DOWNTOWN CLEVELAND, OH (WOIO) - It's mid May and tire repair shops are still seeing two, three and four customers a day come in with damaged tires and rims after hit some of Cleveland's crunching potholes.
The city is also seeing a record number of people filing damage reports asking the city to pay for repairs. So far this year, there have been 157 reports. There were 142 reports made in 2017.
The record number of requests is being met with a record number of denials.
The city of Cleveland has a website with all of the information needed to file a claim.
On the site is the first of two reasons it will more than likely be denied:
If you were to file a claim, and make it all the way to a hearing, the burden of proof will be on you.
You will need to prove the city knew about the pothole that caused you damage, and that the city didn't repair it.
It has to be specific. It can't just be a report of a bad street.
It has to be an exact report on a specific hole.
The second reasons your claim will more than likely be denied, is hidden in the actual "Utility Damage Claims Instructions and Form."
When turning in a claim you need to report the following to the city:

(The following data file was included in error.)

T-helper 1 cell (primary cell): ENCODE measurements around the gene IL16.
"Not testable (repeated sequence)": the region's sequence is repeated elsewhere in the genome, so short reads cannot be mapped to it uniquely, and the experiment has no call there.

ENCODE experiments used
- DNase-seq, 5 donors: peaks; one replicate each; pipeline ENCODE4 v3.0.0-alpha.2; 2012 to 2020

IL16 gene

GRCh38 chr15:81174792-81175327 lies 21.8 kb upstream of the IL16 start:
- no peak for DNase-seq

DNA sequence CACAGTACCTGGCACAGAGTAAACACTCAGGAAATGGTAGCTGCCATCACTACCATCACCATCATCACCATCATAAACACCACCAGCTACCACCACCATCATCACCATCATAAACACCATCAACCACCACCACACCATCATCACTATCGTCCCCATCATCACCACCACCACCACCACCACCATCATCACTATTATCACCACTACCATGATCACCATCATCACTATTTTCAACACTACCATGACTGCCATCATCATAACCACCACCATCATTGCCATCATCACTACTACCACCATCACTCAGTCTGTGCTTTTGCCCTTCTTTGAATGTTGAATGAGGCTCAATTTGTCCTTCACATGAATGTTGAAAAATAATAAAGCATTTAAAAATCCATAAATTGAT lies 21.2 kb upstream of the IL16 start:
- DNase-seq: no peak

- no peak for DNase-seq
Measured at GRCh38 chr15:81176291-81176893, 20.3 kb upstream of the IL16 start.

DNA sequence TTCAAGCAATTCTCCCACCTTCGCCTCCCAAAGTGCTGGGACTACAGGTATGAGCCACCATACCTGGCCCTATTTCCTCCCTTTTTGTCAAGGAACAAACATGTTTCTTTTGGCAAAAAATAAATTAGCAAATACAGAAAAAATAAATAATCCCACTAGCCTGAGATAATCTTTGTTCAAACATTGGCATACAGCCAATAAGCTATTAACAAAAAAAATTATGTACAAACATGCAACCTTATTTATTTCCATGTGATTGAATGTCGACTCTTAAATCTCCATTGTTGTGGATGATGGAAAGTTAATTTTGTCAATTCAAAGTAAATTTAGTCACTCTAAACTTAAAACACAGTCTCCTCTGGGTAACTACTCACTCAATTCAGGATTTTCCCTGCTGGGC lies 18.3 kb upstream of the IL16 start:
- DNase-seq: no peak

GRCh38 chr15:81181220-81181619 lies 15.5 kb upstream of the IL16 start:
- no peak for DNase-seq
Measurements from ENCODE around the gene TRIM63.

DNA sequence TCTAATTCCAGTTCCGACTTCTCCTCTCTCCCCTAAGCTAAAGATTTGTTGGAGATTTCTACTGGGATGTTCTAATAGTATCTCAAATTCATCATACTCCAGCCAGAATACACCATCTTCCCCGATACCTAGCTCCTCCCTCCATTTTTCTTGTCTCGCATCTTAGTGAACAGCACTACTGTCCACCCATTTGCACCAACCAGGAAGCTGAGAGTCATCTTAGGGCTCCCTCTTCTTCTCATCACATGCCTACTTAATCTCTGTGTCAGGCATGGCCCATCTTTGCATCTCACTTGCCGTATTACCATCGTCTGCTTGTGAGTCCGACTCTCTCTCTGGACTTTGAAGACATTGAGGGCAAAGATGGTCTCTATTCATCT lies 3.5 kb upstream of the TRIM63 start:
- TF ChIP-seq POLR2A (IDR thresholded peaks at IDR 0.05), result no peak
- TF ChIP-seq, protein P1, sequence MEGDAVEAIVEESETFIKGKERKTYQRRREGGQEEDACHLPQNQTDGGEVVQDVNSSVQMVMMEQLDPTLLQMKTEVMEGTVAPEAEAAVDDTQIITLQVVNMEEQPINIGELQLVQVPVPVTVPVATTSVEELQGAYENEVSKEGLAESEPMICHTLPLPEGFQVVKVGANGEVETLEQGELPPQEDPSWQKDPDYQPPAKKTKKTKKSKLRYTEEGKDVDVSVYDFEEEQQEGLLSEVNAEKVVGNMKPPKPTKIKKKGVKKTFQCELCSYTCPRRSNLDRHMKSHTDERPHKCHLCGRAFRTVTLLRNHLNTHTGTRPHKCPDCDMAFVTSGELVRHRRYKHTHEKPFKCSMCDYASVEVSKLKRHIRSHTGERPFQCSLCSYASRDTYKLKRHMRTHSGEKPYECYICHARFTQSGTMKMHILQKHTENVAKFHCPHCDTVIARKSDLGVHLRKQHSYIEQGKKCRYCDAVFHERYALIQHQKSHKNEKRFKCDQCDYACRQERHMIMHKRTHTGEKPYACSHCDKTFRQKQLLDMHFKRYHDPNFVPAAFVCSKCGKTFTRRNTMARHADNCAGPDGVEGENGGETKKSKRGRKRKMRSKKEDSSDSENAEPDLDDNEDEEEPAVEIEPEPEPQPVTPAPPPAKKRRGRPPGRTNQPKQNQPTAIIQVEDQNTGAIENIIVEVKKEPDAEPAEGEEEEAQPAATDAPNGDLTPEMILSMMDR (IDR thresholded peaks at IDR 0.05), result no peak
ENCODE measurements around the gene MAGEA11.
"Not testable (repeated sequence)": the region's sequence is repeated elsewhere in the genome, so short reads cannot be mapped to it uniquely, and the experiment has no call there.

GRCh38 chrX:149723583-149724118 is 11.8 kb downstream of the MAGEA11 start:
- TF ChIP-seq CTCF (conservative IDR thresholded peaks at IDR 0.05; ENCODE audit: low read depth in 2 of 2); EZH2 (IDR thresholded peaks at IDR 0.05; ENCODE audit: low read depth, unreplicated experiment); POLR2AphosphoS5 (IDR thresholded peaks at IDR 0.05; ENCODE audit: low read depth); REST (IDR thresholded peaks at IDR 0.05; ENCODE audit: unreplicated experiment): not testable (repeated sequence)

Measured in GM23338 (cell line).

- A copy of your automobile title, registration or lease contract is mandatory; no auto claim will be processed without including this information.
- Insurance coverage information, including a copy of the declarations page, is mandatory for both full and liability coverage.
- Include two (2) estimates of costs of repair or an itemized repair bill. Two estimates are requested for claims involving a motor vehicle accident.
- If you are claiming tire damage, the age of the tire and tire tread measurement are mandatory. Tire tread measurements can be obtained from most service stations.
- Police report or incident report, if applicable, is very helpful.
- Photographs of the damages to your vehicle or tire(s) and of the alleged defect that caused your damages are very helpful.
- Any witness statements are optional.
Further into the explanation of the process is this disclaimer as to why the city will probably not end up paying for the damage:
So if you have insurance the city might, and that's a pretty big might, pay for your deductible but your insurance will have to pay for the damage.
But again, that's only if you can prove the pothole had been reported to the city, they knew about it and they didn't have a chance to repair it.